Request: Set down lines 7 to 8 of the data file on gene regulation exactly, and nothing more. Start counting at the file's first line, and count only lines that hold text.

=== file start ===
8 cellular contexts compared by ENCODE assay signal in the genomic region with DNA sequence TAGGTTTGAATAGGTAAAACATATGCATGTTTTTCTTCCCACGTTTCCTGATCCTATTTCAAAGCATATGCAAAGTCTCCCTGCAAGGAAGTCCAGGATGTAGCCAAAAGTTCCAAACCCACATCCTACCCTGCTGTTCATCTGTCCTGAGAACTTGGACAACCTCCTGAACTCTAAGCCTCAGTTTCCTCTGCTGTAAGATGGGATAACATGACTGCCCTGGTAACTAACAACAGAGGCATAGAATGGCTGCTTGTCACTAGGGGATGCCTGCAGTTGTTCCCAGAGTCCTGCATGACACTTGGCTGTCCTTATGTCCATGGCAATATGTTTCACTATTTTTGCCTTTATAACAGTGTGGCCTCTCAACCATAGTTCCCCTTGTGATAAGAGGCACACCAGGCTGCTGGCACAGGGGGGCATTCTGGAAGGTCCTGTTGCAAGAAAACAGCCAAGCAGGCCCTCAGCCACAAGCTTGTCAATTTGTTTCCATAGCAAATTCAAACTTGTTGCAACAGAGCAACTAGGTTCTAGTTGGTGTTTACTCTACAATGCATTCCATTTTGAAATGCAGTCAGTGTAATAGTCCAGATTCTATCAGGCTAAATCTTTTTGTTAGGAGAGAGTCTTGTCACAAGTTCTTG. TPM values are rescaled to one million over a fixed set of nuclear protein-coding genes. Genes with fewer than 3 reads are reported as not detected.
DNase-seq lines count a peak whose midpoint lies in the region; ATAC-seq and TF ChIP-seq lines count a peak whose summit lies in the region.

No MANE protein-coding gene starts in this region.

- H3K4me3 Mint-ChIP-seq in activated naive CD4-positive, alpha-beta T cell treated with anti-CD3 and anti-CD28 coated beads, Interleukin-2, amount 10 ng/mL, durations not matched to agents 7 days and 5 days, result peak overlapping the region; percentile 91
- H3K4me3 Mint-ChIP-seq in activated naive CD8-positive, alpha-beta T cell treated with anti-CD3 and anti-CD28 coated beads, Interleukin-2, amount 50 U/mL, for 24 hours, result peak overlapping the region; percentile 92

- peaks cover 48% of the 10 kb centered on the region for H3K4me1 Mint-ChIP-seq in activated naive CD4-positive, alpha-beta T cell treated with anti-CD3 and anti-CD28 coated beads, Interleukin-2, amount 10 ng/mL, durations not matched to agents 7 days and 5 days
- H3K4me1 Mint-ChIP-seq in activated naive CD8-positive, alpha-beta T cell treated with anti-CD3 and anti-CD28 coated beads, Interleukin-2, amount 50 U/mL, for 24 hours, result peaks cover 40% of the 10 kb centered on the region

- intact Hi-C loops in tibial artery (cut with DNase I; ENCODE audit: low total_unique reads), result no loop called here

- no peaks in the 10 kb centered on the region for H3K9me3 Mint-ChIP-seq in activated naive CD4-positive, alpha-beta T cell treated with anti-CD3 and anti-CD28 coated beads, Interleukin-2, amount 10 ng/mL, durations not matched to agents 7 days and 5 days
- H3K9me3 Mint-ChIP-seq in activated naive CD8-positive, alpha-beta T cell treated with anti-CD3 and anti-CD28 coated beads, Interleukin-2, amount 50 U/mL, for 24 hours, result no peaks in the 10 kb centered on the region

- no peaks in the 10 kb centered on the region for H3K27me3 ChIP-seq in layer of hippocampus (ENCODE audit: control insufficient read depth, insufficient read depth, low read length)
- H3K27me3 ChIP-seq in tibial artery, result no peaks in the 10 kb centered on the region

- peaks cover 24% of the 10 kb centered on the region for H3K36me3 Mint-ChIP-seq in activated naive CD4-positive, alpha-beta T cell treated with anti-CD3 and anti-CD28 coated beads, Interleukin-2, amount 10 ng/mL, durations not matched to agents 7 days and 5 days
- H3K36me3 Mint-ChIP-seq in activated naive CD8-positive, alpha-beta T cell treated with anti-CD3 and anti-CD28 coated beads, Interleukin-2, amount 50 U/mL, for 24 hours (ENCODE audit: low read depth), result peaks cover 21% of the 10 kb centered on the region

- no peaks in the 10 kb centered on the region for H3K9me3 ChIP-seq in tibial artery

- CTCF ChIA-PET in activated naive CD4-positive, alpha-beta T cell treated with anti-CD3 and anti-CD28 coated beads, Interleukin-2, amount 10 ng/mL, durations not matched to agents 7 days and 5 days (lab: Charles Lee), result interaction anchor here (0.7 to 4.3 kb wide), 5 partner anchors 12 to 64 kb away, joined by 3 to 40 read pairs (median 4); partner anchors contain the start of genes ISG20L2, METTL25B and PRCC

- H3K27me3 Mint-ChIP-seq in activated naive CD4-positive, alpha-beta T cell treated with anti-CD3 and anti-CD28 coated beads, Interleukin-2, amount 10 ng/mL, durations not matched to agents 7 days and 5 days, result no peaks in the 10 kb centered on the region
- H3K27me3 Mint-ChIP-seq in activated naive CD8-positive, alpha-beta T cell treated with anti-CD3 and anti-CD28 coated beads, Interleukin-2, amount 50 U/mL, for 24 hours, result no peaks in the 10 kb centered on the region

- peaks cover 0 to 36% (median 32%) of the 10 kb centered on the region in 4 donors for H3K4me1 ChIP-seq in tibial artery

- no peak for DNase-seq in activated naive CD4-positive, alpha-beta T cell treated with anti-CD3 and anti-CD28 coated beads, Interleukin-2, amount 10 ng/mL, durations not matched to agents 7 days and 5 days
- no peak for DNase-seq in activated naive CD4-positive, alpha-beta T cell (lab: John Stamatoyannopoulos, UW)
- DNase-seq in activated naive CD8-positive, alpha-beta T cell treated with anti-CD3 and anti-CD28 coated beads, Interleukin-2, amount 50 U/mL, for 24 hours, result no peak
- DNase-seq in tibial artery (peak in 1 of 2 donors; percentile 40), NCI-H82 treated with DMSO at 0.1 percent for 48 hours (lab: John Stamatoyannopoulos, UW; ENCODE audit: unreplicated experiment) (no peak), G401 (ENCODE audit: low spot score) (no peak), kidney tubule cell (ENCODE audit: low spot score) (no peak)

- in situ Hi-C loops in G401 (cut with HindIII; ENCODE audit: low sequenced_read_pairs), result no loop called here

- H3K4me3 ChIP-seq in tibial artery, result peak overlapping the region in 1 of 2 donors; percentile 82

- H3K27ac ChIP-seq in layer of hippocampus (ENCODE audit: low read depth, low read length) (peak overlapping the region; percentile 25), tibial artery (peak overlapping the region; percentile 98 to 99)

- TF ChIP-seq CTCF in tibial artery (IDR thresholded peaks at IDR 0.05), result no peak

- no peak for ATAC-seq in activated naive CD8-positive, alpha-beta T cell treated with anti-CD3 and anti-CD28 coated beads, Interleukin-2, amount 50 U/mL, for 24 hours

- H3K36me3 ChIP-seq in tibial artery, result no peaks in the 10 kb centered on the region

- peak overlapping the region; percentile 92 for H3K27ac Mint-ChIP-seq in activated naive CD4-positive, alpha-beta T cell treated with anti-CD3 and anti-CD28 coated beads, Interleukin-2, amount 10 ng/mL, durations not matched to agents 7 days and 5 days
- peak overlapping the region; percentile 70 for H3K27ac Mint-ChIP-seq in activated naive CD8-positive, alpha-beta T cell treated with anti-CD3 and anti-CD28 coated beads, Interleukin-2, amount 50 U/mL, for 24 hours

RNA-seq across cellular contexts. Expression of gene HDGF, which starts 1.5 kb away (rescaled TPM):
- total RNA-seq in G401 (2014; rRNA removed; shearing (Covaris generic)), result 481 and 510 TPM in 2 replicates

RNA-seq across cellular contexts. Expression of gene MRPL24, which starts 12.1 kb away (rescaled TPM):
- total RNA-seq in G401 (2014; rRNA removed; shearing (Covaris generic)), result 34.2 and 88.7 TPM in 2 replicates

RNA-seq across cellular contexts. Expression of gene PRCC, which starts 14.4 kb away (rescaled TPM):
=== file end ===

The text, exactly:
- H3K4me1 Mint-ChIP-seq in activated naive CD8-positive, alpha-beta T cell treated with anti-CD3 and anti-CD28 coated beads, Interleukin-2, amount 50 U/mL, for 24 hours, result peaks cover 40% of the 10 kb centered on the region

- intact Hi-C loops in tibial artery (cut with DNase I; ENCODE audit: low total_unique reads), result no loop called here